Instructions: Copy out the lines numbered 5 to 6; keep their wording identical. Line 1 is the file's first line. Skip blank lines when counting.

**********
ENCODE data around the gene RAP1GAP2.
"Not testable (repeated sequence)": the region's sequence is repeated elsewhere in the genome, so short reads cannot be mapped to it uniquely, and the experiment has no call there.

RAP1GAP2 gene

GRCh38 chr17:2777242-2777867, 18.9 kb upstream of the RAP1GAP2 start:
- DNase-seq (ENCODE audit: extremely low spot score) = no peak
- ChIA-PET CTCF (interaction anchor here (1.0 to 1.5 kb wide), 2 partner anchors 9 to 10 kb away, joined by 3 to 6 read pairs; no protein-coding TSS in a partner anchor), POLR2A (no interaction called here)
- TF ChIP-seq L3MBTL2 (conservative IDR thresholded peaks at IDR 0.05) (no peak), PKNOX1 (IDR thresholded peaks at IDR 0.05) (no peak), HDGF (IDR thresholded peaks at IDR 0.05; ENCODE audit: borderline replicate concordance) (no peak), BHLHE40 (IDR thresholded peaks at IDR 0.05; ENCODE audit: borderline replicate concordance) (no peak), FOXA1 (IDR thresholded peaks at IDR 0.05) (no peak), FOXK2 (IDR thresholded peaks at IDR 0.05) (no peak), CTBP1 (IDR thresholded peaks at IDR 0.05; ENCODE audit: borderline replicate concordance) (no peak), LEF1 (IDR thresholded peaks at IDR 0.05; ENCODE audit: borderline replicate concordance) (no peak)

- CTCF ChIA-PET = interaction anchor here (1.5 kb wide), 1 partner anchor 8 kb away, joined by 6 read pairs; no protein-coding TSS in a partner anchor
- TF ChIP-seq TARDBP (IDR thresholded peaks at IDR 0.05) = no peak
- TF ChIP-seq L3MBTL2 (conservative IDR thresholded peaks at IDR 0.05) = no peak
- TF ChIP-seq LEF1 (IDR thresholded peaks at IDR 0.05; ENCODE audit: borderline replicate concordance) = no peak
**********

- DNase-seq (ENCODE audit: extremely low spot score) = no peak
- ChIA-PET CTCF (interaction anchor here (1.0 to 1.5 kb wide), 2 partner anchors 9 to 10 kb away, joined by 3 to 6 read pairs; no protein-coding TSS in a partner anchor), POLR2A (no interaction called here)